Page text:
Fred’s Story; Self Knowledge Doesn’t Work – Big Book pages 41 thru 43

“I went to my hotel and leisurely dressed for dinner. As I crossed the threshold of the dining room, the thought came to mind that it would be nice to have a couple of cocktails with dinner. That was all. Nothing more. I ordered a cocktail and my meal. Then I ordered another cocktail. After dinner I decided to take a walk. When I returned to the hotel it struck me a highball would be fine before going to bed, so I stepped into the bar and had one. I remember having several more that night and plenty next morning. I have a shadowy recollection of being in an airplane bound for New York and of finding a friendly taxicab driver at the landing field instead of my wife. The driver escorted me about for several days. I know little of where I went or what I said and did. Then came the hospital with unbearable mental and physical suffering.

“As soon as I regained my ability to think, I went carefully over that evening in Washington. Not only had I been off guard, I had made no fight whatever against the first drink. This time I had not thought of the consequences at all. I had commenced to drink as carelessly as though the cocktails were ginger ale. I now remembered what my alcoholic friends had told me, how they prophesied that if I had an alcoholic mind, the time and place would come – I would drink again. They had said that though I did raise a defense, it would one day give way before some trivial reason for having a drink. Well, just that did happen and more, for what I had learned of alcoholism did not occur to me at all. I knew from that moment that I had an alcoholic mind. I saw that will power and self-knowledge would not help in those strange mental blank spots. I had never been able to understand people who said that a problem had them hopelessly defeated. I knew then. It was a crushing blow.

“Two of the members of Alcoholics Anonymous came to see me. They grinned, which I didn’t like so much, and then asked me if I thought myself alcoholic and if I were really licked this time. I had to concede both propositions. They piled on me heaps of evidence to the effect that an alcoholic mentality, such as I had exhibited in Washington, was a hopeless condition. They cited cases out of their own experience by the dozen. This process snuffed out the last flicker of conviction that I could do the job myself.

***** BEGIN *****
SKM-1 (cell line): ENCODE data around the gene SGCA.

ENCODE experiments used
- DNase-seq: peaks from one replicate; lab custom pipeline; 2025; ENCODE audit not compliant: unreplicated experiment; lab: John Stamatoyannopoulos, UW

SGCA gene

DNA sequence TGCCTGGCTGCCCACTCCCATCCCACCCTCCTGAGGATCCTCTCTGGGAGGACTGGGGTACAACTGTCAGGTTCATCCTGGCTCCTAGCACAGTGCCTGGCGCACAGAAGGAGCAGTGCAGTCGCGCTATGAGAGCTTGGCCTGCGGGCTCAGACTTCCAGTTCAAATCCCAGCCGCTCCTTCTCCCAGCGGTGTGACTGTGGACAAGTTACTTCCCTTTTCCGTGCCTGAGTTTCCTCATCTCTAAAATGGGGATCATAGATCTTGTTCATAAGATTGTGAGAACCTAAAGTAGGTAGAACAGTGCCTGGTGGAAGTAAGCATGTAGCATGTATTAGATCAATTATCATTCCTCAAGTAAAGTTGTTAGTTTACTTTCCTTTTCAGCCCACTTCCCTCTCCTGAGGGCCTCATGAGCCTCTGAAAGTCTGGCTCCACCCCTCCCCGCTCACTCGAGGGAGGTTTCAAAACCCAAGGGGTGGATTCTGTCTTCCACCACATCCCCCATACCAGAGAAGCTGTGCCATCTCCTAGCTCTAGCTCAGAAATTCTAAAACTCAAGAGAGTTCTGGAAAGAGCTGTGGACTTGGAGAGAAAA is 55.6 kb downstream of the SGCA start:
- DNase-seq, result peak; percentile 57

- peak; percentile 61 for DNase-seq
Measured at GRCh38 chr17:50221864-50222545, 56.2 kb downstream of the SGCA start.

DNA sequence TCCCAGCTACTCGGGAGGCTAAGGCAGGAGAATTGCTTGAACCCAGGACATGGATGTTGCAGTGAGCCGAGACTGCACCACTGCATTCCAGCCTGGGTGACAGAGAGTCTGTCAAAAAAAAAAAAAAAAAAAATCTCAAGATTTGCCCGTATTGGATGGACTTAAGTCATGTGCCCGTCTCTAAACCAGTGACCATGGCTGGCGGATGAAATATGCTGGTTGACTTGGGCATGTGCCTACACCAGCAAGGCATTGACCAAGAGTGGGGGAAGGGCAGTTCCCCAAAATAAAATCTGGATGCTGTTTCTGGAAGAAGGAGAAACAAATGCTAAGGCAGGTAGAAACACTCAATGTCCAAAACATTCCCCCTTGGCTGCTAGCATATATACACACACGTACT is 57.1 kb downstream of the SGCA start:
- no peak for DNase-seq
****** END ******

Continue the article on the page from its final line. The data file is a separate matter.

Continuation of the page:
“Then they outlined the spiritual answer and program of action which a hundred of them had followed successfully. Though I had been only a nominal churchman, their proposals were not, intellectually, hard to swallow. But the program of action, though entirely sensible, was pretty drastic. It meant I would have to throw several lifelong conceptions out of the window. That was not easy. But the moment I made up my mind to go through with the process, I had the curious feeling that my alcoholic condition was relieved, as in fact it proved to be.

“Quite as important was the discovery that spiritual principles would solve all my problems. I have since been brought into a way of living infinitely more satisfying and, I hope, more useful than the life I lived before. My old manner of life was by no means a bad one, but I would not exchange its best moments for the worst I have now. I would not go back to it even if I could.”

Fred’s story speaks for itself. We hope it strikes home to thousands like him. He had felt only the first nip of the wringer. Most alcoholics have to be pretty badly mangled before they really commence to solve their problems.

Many doctors and psychiatrists agree with our conclusions. One of these men, staff member of a world-renowned hospital, recently made this statement to some of us: “What you say about the general hopelessness of the average alcoholic’s plight is, in my opinion, correct. As to two of you men, whose stories I have heard, there is no doubt in my mind that you were 100% hopeless, apart from divine help. Had you offered yourselves as patients at this hospital, I would not have taken you, if I had been able to avoid it. People like you are too heartbreaking. Though not a religious person, I have profound respect for the spiritual approach in such cases as yours. For most cases, there is virtually no other solution.”

Once more: The alcoholic at certain times has no effective mental defense against the first drink. Except in a few rare cases, neither he nor any other human being can provide such a defense. His defense must come from a Higher Power.

Leave a Reply

Fill in your details below or click an icon to log in:

WordPress.com Logo

You are commenting using your WordPress.com account. Log Out /  Change )

Twitter picture

You are commenting using your Twitter account. Log Out /  Change )

Facebook photo

You are commenting using your Facebook account. Log Out /  Change )

Connecting to %s

%d bloggers like this: